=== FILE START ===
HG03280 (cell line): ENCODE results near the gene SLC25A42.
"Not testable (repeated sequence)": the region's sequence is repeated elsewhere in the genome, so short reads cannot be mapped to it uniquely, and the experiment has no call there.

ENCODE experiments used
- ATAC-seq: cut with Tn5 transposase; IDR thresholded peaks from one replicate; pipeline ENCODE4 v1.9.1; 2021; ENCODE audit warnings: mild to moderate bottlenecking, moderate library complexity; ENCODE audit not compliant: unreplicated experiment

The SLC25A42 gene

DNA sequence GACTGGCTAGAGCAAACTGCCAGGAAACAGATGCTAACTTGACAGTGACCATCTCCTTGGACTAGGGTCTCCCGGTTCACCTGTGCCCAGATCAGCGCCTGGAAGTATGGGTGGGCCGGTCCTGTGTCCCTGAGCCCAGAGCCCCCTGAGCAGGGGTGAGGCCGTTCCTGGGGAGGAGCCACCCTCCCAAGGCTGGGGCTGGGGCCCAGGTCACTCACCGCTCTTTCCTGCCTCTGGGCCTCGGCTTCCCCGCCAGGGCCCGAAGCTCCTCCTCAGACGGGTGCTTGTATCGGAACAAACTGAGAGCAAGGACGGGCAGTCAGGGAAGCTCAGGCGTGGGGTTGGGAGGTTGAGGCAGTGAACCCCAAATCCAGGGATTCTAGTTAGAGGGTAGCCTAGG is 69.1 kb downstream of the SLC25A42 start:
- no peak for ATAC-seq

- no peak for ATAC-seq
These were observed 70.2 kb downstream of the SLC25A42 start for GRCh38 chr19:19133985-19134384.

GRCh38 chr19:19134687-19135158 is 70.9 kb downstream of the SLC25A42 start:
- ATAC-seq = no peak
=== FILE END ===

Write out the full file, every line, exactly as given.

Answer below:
HG03280 (cell line): ENCODE results near the gene SLC25A42.
"Not testable (repeated sequence)": the region's sequence is repeated elsewhere in the genome, so short reads cannot be mapped to it uniquely, and the experiment has no call there.

ENCODE experiments used
- ATAC-seq: cut with Tn5 transposase; IDR thresholded peaks from one replicate; pipeline ENCODE4 v1.9.1; 2021; ENCODE audit warnings: mild to moderate bottlenecking, moderate library complexity; ENCODE audit not compliant: unreplicated experiment

The SLC25A42 gene

DNA sequence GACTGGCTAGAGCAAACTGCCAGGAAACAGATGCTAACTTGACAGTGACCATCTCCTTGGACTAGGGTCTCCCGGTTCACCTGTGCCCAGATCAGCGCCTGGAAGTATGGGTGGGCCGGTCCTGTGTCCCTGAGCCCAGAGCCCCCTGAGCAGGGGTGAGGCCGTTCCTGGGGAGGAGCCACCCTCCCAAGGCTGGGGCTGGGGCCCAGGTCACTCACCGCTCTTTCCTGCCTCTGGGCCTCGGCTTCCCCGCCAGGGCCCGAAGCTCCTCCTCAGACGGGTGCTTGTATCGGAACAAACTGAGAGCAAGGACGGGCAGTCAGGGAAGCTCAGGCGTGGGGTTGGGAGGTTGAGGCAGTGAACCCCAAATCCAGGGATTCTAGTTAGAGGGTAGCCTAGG is 69.1 kb downstream of the SLC25A42 start:
- no peak for ATAC-seq

- no peak for ATAC-seq
These were observed 70.2 kb downstream of the SLC25A42 start for GRCh38 chr19:19133985-19134384.

GRCh38 chr19:19134687-19135158 is 70.9 kb downstream of the SLC25A42 start:
- ATAC-seq = no peak